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TEXARKANA, Ark. –
Feral Hog Control Workshop in Texarkana
Thursday, December 8, 2016, 3:30 pm – 5:00 pm
Location – Southwest Electric Cooperative (REA)
Register to attend this FREE event by calling 870-779-3609 or email email@example.com by December 5.
The Miller County Extension Service is offering a free Feral Hog Control Workshop
on December 8, 2016, from 3:30-5:00 p.m. at the Southwest Electric Cooperative building
(REA). Please pre-register for this event by calling 870-779-3609 or email firstname.lastname@example.org by December 5, 2016.
Feral hogs are domesticated swine released accidentally or purposefully for sport
hunting. After a generation or two, progeny of a domesticated hog appear untamed,
with thickened fur and tusks. Sows produce litters (average six piglets) starting
at six months of age and have few predators after reaching maturity.
Their feeding and wallowing behaviors create a number of problems, including agriculture
crop loss, pasture damage, wildlife habitat loss, water pollution (e.g., sedimentation,
transmission of E. coli), and disease transmission to livestock and in rare cases, people. Non-native feral
hogs compete directly with native wildlife species for limited food supplies, disturb
habitat, and consume small mammals and reptiles, the young of larger mammals (e.g.,
fawns), and eggs and young of ground-nesting birds (e.g., bobwhites, wild turkey).
Although small herds of feral hogs have lived in Arkansas for generations, the feral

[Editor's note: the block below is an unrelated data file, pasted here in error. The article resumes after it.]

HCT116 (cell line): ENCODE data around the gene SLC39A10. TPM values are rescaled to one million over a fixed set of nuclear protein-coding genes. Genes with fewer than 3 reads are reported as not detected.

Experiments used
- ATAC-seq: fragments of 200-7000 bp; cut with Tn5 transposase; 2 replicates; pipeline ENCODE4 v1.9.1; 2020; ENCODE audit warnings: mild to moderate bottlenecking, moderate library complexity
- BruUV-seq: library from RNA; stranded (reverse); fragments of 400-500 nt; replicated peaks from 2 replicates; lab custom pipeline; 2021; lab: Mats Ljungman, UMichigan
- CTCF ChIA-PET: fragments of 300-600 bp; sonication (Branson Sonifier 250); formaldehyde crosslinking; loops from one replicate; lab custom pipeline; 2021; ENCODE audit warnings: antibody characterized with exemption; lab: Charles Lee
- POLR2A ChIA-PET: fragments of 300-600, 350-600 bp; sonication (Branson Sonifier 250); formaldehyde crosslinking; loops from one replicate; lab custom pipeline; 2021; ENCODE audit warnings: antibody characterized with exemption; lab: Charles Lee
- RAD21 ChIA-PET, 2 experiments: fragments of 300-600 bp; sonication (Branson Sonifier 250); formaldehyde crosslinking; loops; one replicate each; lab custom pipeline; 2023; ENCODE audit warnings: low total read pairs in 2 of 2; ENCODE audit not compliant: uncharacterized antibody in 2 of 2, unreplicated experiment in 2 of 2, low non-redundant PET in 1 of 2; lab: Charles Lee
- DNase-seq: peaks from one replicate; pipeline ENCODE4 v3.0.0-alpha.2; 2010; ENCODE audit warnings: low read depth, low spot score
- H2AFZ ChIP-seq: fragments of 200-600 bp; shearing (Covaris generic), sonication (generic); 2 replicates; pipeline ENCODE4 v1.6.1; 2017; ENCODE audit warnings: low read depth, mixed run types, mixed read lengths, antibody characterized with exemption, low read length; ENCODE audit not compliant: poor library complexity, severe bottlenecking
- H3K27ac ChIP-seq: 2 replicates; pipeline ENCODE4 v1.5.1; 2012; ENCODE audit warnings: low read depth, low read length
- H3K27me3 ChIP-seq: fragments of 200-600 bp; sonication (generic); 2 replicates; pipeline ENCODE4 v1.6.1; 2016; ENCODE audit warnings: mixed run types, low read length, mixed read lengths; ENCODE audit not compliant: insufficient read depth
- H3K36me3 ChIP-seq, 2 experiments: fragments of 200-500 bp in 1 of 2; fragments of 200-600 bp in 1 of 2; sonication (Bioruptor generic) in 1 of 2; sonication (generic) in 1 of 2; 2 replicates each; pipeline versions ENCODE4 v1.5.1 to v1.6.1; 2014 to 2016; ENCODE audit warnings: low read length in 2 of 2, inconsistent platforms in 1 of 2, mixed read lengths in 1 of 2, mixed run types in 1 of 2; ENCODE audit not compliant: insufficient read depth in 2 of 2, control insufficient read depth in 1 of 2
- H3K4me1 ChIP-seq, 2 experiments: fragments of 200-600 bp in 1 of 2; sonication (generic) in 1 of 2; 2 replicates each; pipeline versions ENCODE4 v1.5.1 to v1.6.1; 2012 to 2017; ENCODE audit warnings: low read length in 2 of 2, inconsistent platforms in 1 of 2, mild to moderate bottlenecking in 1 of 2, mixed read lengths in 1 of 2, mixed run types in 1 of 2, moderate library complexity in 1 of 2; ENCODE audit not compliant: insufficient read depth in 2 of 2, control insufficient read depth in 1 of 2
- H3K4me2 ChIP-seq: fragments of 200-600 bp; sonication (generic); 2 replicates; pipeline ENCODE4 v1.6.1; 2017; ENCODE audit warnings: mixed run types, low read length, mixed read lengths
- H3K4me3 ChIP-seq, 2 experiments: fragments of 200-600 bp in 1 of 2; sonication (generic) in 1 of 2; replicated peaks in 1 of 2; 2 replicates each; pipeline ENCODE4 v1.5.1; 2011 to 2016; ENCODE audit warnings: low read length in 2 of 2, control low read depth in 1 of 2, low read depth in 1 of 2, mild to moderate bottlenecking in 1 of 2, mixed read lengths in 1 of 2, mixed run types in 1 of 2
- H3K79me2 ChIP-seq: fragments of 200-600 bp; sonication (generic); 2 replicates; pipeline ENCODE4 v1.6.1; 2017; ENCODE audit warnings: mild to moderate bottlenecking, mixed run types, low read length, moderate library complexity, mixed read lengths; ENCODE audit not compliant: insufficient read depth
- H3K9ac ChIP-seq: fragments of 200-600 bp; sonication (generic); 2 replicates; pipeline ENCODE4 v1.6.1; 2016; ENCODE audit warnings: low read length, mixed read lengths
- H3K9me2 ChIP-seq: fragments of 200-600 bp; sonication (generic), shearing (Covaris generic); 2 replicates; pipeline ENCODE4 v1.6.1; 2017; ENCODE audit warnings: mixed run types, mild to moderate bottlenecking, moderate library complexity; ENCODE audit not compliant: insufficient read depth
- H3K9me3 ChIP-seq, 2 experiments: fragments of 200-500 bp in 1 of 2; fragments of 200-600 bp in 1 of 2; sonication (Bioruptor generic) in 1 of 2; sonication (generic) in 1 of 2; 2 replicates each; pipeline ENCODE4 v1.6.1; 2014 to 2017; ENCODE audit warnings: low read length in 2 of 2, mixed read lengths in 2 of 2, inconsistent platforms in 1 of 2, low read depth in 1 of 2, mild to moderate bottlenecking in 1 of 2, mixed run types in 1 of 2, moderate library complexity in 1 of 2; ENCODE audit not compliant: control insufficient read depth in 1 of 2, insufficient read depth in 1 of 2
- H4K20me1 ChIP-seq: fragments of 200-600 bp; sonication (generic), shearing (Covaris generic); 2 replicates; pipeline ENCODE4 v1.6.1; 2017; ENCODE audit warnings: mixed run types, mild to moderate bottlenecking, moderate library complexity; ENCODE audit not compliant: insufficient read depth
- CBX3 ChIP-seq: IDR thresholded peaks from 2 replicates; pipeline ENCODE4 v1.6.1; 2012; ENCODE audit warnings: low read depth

hog population in the state has increased and expanded dramatically in recent years.
Many believe this expansion into previously uninhabited areas is from hog releases
by sport hunters. The National Feral Swine Mapping System is updated monthly using
data collected from state wildlife agencies and USDA APHIS Wildlife Services. These
maps illustrate the dramatic expansion of feral hogs throughout North America.
Controlling the prolific feral hog has proven difficult. Feral hogs are very adaptive
and learn to avoid hunters and traps. Hogs are very mobile, and will range for miles
in search of food or mates. Most feral hogs are nocturnal, and therefore unseen. Signs
of feral hogs are rooting, tracks, wallows, nests or beds, tree and post rubs.
For more information on feral hogs and their control, visit http://uaex.uada.edu/feralhogs
By Miller County Agent County Extension Agent - AgricultureThe Cooperative Extension ServiceU of A System Division of Agriculture
Media Contact: Miller County Agent County Extension Agent - Agriculture U of A Division of Agriculture Cooperative Extension Service 400 Laurel Street, Suite 215 Texarkana AR 71854 (870) 779-3609 email@example.com
The Arkansas Cooperative Extension Service is an equal opportunity/equal access/affirmative
action institution. If you require a reasonable accommodation to participate or need
materials in another format, please contact your County Extension office (or other
appropriate office) as soon as possible. Dial 711 for Arkansas Relay. The Arkansas Cooperative Extension Service offers its programs to all eligible persons
regardless of race, color, sex, gender identity, sexual orientation, national origin,
religion, age, disability, marital or veteran status, genetic information, or any
other legally protected status, and is an Affirmative Action/Equal Opportunity Employer.